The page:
Analysis A recent test of the next-generation chip-etching technology known as extreme ultraviolet lithography (EUV) has come a cropper at chip-baking giant Taiwan Semiconductor Manufacturing Company (TSMC).
Coincidently, Intel spokesman Chuck Mulloy has confirmed to The Reg a report that his company has joined up with Dutch semiconductor lithography systems giant ASML Holdings, French specialty-chemicals provider Arkema, and others to form a research consortium to investigate one of EUV's possible replacements – directed self-assembly (DSA) – in the drive to keep Moore's Law alive.
Simply described, DSA is a promising technology that coaxes materials to assemble themselves into patterns – as its name suggests – rather than etching those patterns into a material, as does lithography.
The EUV failure at TSMC was reported by Semiconductor Engineering, which said that a trial run of a "production-ready" EUV lithography tool built by ASML crashed during testing due to problems with a laser mechanism inside the unit.
"It was a laser misalignment," the manager of TSMC's next-generation lithography department Jack Chen told attendees at this week's SPIE Advanced Lithography conference in San José, Semiconductor Engineering said. Not that TSMC is giving up on EUV – according to Chen, his company is still planning to insert EUV at the 10-nanometer node. "That's our goal," he said.
If so, the recent cock-up has pushed that goal further out. Semiconductor Engineering says that one process-technology expert with whom they spoke told them that the incident will knock back progress for the "foreseeable future, possibly for another year."
The setback is just the most recent one for EUV, once the darling of the semiconductor industry, but now increasingly regarded as a money pit – and possibly one that may never be the answer to the problem of shrinking process technologies beyond that of the capabilities of the immersion-lithography technology currently in use.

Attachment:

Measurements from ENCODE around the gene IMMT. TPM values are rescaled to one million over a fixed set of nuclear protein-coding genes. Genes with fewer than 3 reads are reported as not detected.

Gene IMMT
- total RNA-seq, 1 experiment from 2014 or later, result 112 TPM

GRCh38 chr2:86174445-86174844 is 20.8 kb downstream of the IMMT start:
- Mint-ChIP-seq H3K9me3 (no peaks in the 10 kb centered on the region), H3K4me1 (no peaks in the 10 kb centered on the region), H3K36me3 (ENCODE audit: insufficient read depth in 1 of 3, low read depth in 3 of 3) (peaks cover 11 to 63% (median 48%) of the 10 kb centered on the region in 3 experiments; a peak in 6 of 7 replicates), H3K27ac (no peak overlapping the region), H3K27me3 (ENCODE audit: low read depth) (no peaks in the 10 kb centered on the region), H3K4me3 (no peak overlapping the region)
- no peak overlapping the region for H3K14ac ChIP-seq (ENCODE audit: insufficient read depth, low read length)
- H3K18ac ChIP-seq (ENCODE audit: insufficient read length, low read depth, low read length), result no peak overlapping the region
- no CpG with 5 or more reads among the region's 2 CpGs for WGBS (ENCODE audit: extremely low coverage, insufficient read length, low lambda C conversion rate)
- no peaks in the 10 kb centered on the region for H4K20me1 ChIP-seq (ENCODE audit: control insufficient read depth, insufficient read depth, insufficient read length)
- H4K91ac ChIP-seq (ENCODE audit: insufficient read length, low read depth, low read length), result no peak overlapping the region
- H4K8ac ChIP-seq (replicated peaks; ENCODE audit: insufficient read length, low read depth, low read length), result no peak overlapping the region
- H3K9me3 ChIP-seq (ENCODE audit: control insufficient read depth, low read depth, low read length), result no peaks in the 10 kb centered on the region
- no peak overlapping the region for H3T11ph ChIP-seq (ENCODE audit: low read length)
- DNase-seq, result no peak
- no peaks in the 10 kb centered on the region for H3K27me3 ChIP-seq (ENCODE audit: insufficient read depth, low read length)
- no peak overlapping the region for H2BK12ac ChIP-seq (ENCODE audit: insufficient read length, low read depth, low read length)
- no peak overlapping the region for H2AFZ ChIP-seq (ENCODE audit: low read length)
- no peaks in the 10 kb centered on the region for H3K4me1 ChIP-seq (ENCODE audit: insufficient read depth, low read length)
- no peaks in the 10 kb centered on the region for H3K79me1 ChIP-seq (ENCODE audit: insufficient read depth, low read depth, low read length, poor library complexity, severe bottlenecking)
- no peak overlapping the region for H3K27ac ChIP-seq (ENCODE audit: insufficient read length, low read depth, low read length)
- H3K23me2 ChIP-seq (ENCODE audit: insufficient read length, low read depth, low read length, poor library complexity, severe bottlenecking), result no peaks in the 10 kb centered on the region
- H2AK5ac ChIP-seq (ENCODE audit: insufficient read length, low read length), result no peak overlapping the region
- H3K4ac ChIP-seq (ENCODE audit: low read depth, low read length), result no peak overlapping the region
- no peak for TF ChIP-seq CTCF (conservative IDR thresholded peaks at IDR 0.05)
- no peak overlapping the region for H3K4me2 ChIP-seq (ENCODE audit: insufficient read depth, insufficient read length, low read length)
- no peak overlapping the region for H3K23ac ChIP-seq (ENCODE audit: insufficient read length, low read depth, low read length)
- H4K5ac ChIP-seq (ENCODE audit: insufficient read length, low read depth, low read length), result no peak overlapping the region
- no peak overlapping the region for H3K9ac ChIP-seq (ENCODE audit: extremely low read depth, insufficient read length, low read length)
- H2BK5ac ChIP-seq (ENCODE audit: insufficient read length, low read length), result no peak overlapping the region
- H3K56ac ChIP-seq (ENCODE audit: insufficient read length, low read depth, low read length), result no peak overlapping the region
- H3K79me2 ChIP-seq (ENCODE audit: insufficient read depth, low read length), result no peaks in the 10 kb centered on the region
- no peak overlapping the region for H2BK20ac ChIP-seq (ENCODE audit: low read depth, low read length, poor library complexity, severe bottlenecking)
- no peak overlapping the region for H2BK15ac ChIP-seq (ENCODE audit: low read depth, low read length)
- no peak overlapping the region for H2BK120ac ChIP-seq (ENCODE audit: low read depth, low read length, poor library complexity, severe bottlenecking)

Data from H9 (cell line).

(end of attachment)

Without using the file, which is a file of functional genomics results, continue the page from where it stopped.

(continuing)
That technology is not only hitting the wall due to simple optical physics – at 193 nanometers, immersion lithography's light beams are of a far larger wavelength than EUV's 13.5nm – but also due to the high cost of the multiple-mask techniques required to shrink feature sizes any further when using immersion lithography.
What a long, strange trip EUV has been
EUV was once the darling of semiconductor futurists – Intel's Mulloy tells us that he remembers when the EUV LLC was first formed in 1997. Now? Not so much.
Back around the turn of the millennium, IBM joined Intel's Extreme Ultra Violet consortium, with the goal of spending "the best part of $1bn" to create sub-0.1 micron chips that could reach speeds of 10GHz by 2005 or so, The Reg reported at the time. Needless to say, it didn't happen.
In 2004, Intel made a $20m investment in EUV development being conducted by Cymer, a company acquired by ASML in 2012. "Accelerating EUV technology development to enable its successful implementation in high volume manufacturing for the 32nm node in 2009 is a critical mission at Intel," said Intel Fellow Peter Silverman of that investment.
Optimism about EUV, however, was already fading by 2008, when EUV wasn't yet working well enough to make its use cost-effective. IBM led the way in seeking other methods for process shrinkage, employing immersion lithography to get down to 45 nanometers and below.